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Tiger - Unix security audit and intrusion detection tool

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Tiger - Unix security audit and intrusion detection tool.

Tiger is a security tool that can be use both as a security audit and intrusion detection system. It supports multiple UNIX platforms and it is free and provided under a GPL license. Unlike other tools, Tiger needs only of POSIX tools and is written entirely in shell language.

Unlike Tiger few of the tools available focus on the complete host-side of intrusion detection.

Tiger it is not a logchecker, nor it focused in integrity analysis. It does "the other stuff", it checks the system configuration and status.

Version: 3.2.4~rc1-3

For LMDE5 users, you can use the Software Manager to install the program.

How to install via a terminal window:

sudo apt-get install tiger

Press Enter.

How to use Tiger:

tiger -H

Press Enter.

This command will scan your entire system, looking for Rootkits, doing system checks and create a .HTML report.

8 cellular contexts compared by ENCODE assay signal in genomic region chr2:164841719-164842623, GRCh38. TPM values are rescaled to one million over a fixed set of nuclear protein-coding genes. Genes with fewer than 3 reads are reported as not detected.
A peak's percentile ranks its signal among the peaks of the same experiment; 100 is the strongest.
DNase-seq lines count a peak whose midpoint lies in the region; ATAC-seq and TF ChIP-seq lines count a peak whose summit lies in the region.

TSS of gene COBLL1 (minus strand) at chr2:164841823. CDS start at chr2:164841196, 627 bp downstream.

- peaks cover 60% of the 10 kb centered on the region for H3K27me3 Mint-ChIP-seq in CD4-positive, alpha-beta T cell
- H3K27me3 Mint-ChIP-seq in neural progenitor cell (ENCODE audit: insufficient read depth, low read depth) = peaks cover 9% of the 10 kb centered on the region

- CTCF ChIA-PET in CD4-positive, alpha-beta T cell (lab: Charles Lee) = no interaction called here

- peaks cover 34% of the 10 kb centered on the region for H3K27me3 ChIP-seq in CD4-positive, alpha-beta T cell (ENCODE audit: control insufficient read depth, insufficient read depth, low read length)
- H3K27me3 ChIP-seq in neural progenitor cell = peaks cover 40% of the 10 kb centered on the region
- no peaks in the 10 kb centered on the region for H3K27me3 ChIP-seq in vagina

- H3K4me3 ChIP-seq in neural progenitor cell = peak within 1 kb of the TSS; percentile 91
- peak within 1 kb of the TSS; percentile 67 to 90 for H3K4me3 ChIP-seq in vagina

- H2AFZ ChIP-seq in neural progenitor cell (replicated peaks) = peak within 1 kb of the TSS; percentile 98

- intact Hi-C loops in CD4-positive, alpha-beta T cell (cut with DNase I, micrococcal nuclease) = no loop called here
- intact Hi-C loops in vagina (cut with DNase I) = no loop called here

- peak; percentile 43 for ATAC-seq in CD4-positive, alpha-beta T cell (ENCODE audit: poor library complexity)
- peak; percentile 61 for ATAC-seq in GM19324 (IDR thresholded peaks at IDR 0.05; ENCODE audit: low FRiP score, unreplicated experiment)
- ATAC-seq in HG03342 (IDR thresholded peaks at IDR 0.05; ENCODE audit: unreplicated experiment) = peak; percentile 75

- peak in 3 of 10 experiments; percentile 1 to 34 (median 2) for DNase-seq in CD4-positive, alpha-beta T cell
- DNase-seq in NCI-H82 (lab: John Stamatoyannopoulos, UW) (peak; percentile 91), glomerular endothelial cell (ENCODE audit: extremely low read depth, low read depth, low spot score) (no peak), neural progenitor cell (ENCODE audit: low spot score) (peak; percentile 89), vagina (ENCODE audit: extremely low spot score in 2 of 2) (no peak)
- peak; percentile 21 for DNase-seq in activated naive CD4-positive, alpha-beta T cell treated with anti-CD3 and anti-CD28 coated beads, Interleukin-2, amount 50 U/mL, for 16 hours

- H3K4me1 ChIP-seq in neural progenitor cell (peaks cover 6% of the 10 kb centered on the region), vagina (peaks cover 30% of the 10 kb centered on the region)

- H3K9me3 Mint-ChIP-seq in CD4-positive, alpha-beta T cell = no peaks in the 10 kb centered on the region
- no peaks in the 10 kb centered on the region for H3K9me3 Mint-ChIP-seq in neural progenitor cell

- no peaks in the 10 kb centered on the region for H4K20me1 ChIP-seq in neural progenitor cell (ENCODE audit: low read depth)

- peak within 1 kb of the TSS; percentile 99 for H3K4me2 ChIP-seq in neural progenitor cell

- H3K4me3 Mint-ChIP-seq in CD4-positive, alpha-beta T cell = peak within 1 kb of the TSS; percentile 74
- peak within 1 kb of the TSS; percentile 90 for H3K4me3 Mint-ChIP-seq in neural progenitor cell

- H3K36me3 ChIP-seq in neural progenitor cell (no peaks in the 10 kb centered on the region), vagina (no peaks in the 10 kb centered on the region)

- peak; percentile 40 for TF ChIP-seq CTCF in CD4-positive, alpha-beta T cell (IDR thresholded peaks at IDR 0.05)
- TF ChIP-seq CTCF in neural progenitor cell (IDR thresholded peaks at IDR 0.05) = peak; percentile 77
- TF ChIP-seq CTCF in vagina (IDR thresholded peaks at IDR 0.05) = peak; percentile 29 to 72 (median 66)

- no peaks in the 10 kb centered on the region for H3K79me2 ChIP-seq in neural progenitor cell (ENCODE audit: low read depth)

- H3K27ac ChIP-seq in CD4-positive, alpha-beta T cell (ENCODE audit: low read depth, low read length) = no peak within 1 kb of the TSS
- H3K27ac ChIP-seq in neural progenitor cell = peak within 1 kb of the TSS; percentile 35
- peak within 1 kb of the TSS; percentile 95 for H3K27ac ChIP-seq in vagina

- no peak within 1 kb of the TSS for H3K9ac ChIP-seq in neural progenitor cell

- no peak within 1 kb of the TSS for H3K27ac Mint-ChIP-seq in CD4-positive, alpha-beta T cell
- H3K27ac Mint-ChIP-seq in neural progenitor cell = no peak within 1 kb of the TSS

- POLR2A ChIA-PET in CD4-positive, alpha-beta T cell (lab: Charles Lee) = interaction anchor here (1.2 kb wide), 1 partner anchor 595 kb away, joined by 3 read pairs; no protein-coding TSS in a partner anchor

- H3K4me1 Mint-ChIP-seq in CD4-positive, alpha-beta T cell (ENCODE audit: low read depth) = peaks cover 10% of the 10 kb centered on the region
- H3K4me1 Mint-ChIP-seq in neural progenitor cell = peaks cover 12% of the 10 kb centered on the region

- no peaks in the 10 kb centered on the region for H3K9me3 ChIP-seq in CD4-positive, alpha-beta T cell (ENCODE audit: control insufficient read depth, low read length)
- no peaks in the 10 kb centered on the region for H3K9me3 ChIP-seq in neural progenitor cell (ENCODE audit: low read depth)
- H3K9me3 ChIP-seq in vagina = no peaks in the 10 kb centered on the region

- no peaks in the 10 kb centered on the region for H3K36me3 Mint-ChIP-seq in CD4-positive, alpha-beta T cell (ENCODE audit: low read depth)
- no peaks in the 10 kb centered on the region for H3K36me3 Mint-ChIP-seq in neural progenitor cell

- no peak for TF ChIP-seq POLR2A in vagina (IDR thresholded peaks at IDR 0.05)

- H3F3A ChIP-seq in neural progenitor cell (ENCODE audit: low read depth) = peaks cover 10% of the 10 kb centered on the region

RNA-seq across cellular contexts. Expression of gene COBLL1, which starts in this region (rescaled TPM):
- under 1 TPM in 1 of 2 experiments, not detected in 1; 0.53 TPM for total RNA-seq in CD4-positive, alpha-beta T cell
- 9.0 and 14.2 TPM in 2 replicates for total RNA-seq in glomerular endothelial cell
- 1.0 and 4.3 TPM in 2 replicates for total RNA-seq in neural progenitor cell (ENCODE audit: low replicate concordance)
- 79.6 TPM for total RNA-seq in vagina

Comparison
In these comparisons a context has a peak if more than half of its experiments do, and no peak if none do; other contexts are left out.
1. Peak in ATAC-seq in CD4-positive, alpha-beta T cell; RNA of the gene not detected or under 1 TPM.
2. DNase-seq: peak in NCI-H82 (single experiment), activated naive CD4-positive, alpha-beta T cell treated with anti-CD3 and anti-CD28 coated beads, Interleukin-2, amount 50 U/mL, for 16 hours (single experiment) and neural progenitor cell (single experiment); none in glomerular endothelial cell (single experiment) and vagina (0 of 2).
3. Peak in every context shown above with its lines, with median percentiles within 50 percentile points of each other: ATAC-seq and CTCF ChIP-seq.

Note: This can take hours or NOT !

To read the .html report from the commandline install w3m:

sudo apt-get install w3m

Press Enter.

Now open the .html report with w3m ( as root ):

w3m /var/log/tiger/security.report.computername.220705-20:39.html

Press Enter.

It gives you a very detailed and insightful report of your system.

How to exit w3m HTML reader:

Hit q button and type: y and press Enter. Done.


Now if you want to run Tiger regularly:

First off:

Make sure you are using a 'tigerrc' file to your liking. This file is by default shipped with all checks enabled. You should probably edit it to enable only the checks you are interested in.

You have two options when running 'tiger' regularly.  The first is to simply run 'tiger' out of cron.  Since on large systems, a full run can take hours, this is probably not desirable.

The more desirable is to use 'tigercron'.  With 'tigercron', it is possible to run the individual scripts spread out over a time period (some can be run three times a day, others once a week or month).

If you want to use Tiger as a host-IDS:

Tiger, as a host IDS , is better completed with some other tools:

  • An integrity checker such as Tripwire (or a replacement like Aide).
  • A logchecker (like logcheck) to look for security information in the log files.
  • An specific tool to detect rootkits: chkrootkit, rkhunter
  • Perhaps a Network IDS such as Snort.
  • Perhaps a portscanner detection such as portsentry, scanlogd, scandetd or psad (provided by Bastille)

Also there is a module (tripwire_run) which can be used to run tripwire through Tiger, and a sysadmin could easily fit any other security checks
into similar modules.

You should read this before deploying Tiger as a IDS.

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